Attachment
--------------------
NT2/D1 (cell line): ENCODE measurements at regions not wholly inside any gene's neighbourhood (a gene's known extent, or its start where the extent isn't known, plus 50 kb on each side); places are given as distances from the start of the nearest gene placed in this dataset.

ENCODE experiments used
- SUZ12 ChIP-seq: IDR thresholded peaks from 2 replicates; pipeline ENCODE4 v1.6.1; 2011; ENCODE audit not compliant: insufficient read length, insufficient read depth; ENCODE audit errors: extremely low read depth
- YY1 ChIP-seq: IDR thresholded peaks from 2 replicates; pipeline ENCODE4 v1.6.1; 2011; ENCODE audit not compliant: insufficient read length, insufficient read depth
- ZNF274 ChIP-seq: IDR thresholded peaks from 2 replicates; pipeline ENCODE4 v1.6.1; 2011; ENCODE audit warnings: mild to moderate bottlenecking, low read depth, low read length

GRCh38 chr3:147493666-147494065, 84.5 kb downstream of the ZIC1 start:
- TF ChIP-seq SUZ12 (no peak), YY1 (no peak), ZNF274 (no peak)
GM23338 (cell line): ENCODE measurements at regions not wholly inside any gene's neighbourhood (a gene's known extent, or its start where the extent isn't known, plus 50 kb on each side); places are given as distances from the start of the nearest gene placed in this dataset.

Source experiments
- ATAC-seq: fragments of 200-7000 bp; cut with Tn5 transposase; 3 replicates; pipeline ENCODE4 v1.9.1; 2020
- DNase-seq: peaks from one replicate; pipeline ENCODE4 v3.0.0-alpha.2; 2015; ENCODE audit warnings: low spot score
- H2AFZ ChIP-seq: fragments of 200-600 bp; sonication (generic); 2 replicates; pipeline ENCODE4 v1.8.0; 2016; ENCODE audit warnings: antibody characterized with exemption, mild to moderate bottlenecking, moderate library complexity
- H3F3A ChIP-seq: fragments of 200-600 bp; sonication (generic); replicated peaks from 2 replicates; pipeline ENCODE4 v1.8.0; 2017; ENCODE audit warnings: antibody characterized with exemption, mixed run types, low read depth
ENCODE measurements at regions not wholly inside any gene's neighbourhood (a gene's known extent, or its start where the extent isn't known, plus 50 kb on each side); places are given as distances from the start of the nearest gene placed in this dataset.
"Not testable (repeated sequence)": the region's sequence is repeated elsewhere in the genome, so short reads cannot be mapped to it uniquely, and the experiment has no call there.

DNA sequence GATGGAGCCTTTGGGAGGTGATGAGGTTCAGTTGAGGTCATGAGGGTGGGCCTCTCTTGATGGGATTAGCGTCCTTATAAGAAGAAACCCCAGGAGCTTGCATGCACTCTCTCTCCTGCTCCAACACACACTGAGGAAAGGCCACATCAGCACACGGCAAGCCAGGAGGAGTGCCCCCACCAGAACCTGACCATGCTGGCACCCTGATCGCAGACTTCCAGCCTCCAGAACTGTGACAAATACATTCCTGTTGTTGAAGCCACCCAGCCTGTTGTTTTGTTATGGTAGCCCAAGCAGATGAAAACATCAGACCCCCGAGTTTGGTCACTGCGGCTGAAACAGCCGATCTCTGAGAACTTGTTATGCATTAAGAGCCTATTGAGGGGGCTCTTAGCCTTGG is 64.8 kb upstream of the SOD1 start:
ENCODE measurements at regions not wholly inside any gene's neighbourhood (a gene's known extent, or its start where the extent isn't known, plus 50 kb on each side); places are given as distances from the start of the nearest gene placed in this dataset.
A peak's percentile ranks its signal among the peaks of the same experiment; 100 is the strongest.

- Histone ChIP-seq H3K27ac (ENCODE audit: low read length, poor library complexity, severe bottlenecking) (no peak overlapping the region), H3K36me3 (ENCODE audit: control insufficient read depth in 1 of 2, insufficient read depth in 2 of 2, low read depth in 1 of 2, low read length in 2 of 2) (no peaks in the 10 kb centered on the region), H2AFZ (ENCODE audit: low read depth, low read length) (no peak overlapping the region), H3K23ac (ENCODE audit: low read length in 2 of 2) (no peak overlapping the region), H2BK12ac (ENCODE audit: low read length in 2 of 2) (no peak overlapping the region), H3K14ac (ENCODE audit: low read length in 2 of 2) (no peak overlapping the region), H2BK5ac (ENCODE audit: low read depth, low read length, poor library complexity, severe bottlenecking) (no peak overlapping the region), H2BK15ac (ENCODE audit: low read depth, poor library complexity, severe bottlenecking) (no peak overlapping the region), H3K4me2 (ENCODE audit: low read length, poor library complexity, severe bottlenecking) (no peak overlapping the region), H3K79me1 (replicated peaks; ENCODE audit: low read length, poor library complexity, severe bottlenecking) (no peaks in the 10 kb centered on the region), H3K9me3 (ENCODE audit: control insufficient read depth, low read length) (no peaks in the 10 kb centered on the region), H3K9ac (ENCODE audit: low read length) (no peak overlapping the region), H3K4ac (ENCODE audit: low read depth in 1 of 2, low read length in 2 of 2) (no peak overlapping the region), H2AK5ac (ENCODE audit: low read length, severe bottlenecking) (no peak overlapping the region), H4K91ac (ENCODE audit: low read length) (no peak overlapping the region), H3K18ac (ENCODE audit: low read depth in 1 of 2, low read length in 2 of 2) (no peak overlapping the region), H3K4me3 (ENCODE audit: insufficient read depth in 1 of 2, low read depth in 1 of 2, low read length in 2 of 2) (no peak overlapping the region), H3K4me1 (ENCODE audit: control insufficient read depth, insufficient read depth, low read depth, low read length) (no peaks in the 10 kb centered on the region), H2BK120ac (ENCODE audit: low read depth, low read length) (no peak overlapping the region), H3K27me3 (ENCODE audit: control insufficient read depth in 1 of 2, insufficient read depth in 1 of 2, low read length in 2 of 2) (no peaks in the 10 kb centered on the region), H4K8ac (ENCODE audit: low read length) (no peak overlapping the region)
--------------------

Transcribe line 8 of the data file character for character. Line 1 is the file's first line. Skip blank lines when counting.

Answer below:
GM23338 (cell line): ENCODE measurements at regions not wholly inside any gene's neighbourhood (a gene's known extent, or its start where the extent isn't known, plus 50 kb on each side); places are given as distances from the start of the nearest gene placed in this dataset.